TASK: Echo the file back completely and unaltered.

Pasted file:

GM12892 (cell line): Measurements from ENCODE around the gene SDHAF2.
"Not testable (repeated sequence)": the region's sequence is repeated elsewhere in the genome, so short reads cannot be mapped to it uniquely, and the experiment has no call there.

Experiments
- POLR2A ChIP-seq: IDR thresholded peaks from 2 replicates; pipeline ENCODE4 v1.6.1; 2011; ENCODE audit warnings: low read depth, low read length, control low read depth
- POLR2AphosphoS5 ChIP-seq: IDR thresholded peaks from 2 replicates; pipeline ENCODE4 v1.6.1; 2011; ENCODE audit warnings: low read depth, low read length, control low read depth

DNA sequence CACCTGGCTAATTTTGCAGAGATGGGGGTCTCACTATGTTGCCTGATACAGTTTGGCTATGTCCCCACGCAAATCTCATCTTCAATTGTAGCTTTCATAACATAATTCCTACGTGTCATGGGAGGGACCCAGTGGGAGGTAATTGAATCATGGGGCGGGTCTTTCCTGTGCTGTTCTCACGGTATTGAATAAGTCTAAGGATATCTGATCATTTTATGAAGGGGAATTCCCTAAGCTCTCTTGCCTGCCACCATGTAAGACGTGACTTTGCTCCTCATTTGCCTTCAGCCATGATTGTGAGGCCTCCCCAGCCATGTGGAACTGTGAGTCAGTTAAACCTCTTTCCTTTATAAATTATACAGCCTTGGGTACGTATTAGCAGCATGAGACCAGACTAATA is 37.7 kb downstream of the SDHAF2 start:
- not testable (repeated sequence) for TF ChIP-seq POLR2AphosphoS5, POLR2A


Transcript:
GM12892 (cell line): Measurements from ENCODE around the gene SDHAF2.
"Not testable (repeated sequence)": the region's sequence is repeated elsewhere in the genome, so short reads cannot be mapped to it uniquely, and the experiment has no call there.

Experiments
- POLR2A ChIP-seq: IDR thresholded peaks from 2 replicates; pipeline ENCODE4 v1.6.1; 2011; ENCODE audit warnings: low read depth, low read length, control low read depth
- POLR2AphosphoS5 ChIP-seq: IDR thresholded peaks from 2 replicates; pipeline ENCODE4 v1.6.1; 2011; ENCODE audit warnings: low read depth, low read length, control low read depth

DNA sequence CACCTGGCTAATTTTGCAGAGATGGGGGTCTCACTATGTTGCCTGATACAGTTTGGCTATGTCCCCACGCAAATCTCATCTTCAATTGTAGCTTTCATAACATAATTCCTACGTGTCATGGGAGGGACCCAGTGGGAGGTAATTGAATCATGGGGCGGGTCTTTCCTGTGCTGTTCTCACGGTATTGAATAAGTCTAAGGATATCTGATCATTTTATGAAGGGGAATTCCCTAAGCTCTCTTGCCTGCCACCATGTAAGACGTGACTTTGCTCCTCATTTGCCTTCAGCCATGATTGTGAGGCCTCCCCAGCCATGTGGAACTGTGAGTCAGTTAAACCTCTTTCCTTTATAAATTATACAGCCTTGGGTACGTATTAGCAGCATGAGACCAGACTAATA is 37.7 kb downstream of the SDHAF2 start:
- not testable (repeated sequence) for TF ChIP-seq POLR2AphosphoS5, POLR2A